up in Cleopatra, from this moment on, with the exception of a skeleton crew merely kept on to maintain the property,
20th Century-Fox effectively shut down its daily operations.
Darryl F. Zanuck had had enough. When asked by Fox’s management to quickly rush The Longest Day into theaters for
some much needed quick cash, the producer/director instead flew to Los Angeles, attacked the board of directors on
their excessive spending, and reclaimed control as head of the studio. In Rome, Walter Wanger was stripped of his title
as Cleopatra’s producer; a rather moot distinction since his health had forced him to relinquish almost all his duties to
Mankiewicz months earlier. Zanuck gave Mankiewicz a three month ultimatum to wrap production – a daunting task
even as Elizabeth Taylor was nearing the end of her participation on the project at a very hefty $7 million dollar payout
in overages. Moving to Egypt, Mankiewicz toiled relentlessly to finish Cleopatra’s battle sequences under the gun. Yet,
in his final flourish of creative genius Mankiewicz was hampered by Fox’s sudden penny-pinching. Almost instinctively
he concluded that Cleopatra would never be a great film. He was, however, still as ever committed to making it a good
To this end, Mankiewicz envisioned two separate three hour movies; Caesar and Cleopatra, and, Anthony and
Cleopatra. It might have worked out, except that after prescreening Mankiewicz’s five hour rough cut Zanuck flew into
a tirade. Fox needed a movie in theaters yesterday, and preferably one to take advantage of the groundswell of
publicity the Burton/Taylor affair had garnered in the media. Unimpressed by what he deemed as wanton wastefulness
and utter extravagance lacking melodramatic spark, Zanuck fired Mankiewicz on the spot, before setting about to begin
hacking into the raw footage. Although a skilled editor, Zanuck was hampered in his efforts by the fact that no final
shooting script had ever been approved for Cleopatra. It was impossible for anyone other than Mankiewicz to know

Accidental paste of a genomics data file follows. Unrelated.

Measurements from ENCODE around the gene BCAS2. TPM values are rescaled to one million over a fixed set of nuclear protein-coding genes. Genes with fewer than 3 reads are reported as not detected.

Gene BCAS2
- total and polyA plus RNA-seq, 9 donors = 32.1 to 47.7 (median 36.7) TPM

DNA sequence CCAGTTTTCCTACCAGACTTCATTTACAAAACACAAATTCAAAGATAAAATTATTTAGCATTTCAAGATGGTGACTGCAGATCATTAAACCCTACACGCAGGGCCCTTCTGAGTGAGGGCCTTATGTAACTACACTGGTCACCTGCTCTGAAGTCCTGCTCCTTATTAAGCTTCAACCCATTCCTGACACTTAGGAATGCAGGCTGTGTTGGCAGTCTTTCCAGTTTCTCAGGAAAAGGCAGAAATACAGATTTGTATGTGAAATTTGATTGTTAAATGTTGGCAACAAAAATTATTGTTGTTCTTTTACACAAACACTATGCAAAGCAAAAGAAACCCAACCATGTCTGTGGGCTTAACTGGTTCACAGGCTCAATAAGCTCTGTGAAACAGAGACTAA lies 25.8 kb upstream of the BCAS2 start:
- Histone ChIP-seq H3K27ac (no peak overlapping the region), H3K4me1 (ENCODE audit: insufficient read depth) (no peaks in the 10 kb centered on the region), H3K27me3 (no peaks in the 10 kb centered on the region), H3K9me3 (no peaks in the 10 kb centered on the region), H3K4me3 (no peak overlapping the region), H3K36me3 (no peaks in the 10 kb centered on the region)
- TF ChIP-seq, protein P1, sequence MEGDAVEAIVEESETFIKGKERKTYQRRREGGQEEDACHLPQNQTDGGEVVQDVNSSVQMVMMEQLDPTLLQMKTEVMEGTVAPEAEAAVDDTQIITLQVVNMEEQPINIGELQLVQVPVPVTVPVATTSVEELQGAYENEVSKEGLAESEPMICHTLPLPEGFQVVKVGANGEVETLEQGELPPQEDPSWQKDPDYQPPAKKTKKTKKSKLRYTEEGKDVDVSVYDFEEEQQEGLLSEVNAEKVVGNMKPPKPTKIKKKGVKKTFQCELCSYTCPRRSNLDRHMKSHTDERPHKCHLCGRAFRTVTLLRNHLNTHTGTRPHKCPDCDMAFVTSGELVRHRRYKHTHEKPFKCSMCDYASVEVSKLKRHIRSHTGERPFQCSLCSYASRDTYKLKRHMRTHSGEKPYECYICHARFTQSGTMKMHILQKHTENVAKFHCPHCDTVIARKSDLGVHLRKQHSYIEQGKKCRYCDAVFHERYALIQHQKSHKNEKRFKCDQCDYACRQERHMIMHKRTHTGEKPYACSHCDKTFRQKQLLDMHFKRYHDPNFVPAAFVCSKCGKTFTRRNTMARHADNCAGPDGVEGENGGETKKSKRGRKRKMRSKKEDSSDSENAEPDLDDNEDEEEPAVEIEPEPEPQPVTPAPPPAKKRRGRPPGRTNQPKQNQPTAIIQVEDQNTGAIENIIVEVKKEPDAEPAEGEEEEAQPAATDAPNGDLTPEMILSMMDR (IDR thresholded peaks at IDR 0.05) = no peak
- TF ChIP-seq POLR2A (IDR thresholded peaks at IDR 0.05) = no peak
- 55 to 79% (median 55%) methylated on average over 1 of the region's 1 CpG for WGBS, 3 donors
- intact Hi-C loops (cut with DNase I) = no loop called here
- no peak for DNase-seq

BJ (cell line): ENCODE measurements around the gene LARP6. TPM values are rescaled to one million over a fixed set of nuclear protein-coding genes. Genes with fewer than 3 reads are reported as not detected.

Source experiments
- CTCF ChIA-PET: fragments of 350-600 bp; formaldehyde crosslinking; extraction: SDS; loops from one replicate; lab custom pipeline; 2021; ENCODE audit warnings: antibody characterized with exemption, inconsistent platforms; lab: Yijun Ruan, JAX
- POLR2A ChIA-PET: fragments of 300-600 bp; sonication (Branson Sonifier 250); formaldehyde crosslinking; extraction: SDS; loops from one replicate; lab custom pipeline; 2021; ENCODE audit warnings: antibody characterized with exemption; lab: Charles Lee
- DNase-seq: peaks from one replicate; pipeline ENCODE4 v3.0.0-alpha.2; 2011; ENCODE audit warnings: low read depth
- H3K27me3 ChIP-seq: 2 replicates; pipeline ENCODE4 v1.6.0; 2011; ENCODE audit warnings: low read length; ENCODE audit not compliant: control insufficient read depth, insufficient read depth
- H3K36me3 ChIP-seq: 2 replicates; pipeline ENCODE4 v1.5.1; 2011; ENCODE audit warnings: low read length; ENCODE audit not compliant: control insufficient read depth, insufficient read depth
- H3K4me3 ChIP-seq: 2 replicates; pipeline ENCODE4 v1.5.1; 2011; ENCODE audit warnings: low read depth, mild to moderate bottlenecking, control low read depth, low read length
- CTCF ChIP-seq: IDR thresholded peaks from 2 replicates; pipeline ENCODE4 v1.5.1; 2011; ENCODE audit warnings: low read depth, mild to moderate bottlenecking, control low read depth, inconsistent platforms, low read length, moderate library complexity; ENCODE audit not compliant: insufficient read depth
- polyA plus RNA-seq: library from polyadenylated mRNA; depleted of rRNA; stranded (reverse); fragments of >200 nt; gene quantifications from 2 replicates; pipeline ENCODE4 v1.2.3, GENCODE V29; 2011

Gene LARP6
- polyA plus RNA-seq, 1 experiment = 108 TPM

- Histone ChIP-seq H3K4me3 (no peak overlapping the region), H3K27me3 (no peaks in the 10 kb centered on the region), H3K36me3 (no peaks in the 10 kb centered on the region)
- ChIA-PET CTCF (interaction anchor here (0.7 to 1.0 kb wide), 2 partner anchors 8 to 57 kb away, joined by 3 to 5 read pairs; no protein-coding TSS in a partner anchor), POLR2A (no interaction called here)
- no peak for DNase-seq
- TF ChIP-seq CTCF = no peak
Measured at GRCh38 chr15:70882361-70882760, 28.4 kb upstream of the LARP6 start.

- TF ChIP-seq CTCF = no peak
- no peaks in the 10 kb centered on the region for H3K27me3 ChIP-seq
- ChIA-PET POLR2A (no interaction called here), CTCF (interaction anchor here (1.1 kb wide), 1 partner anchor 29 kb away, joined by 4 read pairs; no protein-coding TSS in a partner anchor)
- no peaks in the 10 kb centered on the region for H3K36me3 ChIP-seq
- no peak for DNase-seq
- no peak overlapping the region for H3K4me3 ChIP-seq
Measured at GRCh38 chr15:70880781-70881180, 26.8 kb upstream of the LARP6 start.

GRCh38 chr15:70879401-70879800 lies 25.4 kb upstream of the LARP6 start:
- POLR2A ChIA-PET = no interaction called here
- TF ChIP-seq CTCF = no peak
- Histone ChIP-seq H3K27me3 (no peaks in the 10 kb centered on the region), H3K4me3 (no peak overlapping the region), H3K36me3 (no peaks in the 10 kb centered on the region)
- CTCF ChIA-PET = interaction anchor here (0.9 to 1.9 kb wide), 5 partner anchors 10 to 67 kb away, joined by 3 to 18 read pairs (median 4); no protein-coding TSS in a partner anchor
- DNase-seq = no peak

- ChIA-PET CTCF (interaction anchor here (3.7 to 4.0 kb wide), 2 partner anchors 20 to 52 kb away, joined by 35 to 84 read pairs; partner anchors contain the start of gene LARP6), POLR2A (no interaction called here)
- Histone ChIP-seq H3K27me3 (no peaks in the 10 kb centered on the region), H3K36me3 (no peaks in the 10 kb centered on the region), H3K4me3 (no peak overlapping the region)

for sure exactly where all the pieces fit; the final concept existing only in Mankiewicz’s head. Rehired, Mankiewicz spent
twenty hours a day re-cutting his opus magnum into one, four hour and thirteen minute epic. But Zanuck was still
unimpressed by what he saw. Reluctantly, Zanuck ordered his director and principle cast to El Maria, Spain to re-shoot
the film’s opening sequence in February of 1963.
Meanwhile, Fox publicity crafted a national ad campaign with bizarre tie-ins to everything from geometric haircuts to
Revlon eye makeup. Even Playboy Magazine did an exposé on The Chicks of Cleopatra. New York’s famed Rivoli Theater
cut Fox a $1,250,000.00 exhibitor’s check for the bragging rights to premiere the movie – the highest sum ever paid,
opening night tickets selling at $100.00 a pop to benefit the Will Rogers Hospital Memorial Fund. For the California
premiere ticket prices rose to $250.00. While the luminaries filed past the crowds from their chauffeur-driven
limousines, over 10,000 star gazers on Broadway and an estimated 23,000 in Los Angeles lined the streets outside,
climbing on top of roofs and standing on top of cars merely to catch a glimpse of the glittering assemblage of movie
land’s finest. Rivoli’s blind faith was only superficially justified when seating sold out four months in advance. However,
two books released just prior to the world premiere - The Cleopatra Papers written by Fox publicists Jack Brodsky and
Nathan Wise, and, My Life with Cleopatra, co-authored by an embittered Walter Wanger, each chronicling the
turbulent behind-the-scenes chaos, did much to scandalize – if, ever so slightly downgrade - the movie’s reputation.
Yet, even these literary assaults paled by comparison to Elizabeth Taylor’s outspoken public condemnation of the
movie. Describing Cleopatra as the “worst experience” of her career and “just ridiculous and idiotic” Taylor also refused